A new poll came out that shows we are happier now than before the financial crisis began. This likely either contradicts or validates what most of us think about income as it relates to happiness.

Ipsos, a research company, conducted a study of 19,000 adults in 24 countries, and the results show that roughly 77% of respondents describe themselves as happy, up three points from 2007 just before the crisis hit. 22% self-describe as “very happy”, up from 20% in 2007. Remember, of course, that happiness means different things to different people, and these results are different than polls measuring, say, “well-being” and “life satisfaction”, which you may have also read about and have more specific metrics attached to them.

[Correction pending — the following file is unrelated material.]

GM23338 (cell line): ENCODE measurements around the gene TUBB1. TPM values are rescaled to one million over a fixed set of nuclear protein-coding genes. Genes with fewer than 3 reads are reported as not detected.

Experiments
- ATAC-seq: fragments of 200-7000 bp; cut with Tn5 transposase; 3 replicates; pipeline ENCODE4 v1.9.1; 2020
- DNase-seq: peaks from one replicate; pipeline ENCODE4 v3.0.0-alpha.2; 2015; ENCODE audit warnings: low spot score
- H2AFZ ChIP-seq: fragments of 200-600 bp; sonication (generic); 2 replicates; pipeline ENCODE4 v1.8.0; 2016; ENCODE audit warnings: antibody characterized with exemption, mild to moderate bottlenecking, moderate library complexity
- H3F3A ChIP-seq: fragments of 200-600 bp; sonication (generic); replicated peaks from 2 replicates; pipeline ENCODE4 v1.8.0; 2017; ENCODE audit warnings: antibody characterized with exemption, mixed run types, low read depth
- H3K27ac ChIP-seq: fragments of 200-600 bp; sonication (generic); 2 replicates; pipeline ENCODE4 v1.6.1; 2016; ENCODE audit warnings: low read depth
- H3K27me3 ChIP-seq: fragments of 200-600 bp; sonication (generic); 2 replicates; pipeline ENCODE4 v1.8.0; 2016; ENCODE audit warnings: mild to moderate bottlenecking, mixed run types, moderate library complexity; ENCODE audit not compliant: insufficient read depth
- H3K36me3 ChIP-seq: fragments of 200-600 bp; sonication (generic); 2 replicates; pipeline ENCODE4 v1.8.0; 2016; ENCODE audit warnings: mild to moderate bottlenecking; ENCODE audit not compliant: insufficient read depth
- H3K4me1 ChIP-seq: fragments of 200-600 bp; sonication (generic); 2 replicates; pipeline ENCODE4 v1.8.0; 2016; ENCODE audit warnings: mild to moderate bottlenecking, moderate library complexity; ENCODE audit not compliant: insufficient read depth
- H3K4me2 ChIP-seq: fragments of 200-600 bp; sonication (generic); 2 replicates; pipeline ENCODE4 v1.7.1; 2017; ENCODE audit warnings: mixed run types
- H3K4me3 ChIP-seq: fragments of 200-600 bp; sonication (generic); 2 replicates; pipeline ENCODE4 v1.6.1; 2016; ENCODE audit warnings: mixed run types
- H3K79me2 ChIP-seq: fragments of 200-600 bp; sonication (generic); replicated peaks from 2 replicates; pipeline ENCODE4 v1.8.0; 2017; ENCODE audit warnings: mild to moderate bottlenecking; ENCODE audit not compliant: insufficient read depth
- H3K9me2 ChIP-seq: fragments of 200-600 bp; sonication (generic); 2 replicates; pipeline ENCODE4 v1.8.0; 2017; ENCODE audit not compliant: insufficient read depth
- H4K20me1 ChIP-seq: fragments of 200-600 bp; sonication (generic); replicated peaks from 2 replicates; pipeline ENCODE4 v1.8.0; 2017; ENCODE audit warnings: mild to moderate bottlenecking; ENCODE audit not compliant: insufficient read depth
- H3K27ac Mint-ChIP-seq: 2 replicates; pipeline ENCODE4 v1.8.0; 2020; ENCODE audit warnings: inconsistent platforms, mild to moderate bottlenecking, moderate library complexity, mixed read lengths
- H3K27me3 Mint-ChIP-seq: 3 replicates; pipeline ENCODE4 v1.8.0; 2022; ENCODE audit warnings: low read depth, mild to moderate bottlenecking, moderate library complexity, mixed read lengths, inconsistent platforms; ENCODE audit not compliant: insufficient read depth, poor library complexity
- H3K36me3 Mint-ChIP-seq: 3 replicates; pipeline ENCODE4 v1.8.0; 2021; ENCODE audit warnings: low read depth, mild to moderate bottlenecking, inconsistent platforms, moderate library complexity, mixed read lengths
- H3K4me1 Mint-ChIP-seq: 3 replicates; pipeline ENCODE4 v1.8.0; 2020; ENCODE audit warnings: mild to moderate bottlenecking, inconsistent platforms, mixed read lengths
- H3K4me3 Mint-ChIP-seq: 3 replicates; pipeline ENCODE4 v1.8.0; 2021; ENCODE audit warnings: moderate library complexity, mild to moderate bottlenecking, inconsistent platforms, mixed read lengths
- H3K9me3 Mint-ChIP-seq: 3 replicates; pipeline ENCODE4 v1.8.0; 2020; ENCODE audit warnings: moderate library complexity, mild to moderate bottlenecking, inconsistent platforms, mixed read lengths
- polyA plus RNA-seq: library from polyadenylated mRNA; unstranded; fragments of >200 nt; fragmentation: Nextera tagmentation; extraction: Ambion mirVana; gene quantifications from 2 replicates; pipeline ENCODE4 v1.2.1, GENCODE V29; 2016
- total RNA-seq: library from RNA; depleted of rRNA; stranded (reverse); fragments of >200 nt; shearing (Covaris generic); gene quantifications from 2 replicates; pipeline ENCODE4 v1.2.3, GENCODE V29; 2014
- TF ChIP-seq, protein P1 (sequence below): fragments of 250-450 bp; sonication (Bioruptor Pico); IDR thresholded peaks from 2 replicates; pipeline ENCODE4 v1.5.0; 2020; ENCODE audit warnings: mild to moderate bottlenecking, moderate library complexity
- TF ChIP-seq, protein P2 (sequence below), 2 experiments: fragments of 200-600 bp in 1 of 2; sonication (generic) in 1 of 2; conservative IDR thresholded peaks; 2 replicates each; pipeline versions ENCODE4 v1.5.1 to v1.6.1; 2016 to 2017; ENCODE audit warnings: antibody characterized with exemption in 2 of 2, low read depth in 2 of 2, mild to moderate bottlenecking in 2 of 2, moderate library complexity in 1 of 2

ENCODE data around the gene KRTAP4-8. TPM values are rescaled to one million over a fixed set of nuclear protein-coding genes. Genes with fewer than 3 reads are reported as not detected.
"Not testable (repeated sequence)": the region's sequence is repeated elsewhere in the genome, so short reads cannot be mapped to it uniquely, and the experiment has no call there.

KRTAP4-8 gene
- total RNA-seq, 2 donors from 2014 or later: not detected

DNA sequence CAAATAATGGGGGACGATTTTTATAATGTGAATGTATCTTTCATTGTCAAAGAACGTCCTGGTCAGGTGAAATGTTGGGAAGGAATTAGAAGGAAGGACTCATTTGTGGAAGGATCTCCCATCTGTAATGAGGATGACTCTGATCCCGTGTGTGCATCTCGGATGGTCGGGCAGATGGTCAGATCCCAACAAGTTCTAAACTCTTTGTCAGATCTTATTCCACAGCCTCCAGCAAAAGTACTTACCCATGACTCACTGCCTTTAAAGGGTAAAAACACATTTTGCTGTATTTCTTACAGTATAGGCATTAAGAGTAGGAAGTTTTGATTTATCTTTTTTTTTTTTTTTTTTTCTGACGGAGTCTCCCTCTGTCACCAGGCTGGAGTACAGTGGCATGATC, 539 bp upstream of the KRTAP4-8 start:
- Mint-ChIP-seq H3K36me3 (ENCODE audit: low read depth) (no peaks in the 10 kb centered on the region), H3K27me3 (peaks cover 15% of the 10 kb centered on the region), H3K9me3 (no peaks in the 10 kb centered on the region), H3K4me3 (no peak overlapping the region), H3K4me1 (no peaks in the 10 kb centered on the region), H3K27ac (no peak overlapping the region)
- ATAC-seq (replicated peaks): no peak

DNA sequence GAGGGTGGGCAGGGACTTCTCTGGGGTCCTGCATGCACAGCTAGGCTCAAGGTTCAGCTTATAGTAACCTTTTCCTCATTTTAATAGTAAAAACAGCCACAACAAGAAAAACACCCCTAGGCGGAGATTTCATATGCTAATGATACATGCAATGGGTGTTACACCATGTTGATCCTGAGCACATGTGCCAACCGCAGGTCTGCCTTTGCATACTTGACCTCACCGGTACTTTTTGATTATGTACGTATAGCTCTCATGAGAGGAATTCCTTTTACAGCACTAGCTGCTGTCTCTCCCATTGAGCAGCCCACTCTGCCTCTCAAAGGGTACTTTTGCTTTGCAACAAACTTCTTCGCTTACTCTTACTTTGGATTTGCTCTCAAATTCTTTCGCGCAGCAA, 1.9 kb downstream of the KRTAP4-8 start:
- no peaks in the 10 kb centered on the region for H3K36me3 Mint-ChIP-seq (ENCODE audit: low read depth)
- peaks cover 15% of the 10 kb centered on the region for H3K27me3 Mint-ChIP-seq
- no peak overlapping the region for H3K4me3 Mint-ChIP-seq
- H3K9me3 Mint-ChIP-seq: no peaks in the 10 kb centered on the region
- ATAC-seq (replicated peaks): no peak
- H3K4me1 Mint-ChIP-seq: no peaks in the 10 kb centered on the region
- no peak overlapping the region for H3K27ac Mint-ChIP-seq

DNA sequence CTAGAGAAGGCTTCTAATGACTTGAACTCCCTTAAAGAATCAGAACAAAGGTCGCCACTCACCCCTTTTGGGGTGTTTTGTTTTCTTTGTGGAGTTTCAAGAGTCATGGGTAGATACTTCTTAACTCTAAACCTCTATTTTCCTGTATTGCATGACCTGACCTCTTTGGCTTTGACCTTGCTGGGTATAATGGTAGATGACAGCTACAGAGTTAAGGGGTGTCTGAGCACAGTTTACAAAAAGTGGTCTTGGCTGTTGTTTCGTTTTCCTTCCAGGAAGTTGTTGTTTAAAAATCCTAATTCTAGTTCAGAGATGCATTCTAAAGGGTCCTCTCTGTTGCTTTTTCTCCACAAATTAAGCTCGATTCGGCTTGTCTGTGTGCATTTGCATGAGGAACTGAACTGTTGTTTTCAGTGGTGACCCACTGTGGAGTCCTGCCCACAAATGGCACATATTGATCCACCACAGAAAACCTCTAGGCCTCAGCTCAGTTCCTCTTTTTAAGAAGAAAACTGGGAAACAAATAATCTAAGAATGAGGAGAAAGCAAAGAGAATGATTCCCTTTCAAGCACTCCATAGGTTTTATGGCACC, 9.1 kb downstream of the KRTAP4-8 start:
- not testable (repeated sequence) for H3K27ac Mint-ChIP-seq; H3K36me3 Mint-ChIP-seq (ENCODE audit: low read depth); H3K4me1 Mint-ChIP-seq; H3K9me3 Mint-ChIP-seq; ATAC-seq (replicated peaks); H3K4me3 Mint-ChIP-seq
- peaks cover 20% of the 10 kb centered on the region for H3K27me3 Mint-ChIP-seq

The biggest takeaways: Emerging markets (Turkey, Mexico, India) don’t tend to share rich countries’ pessimism; and it seems to be definitive that happiness (or perception of happiness) is not linked to material wealth (there is, apparently, a happiness/wealth plateau; after hitting this, you should consider pursuing other interests than making money to ensure your continued happiness or “very happy”-ness).

Check out the full story and see where the U.S. ranks at the Economist.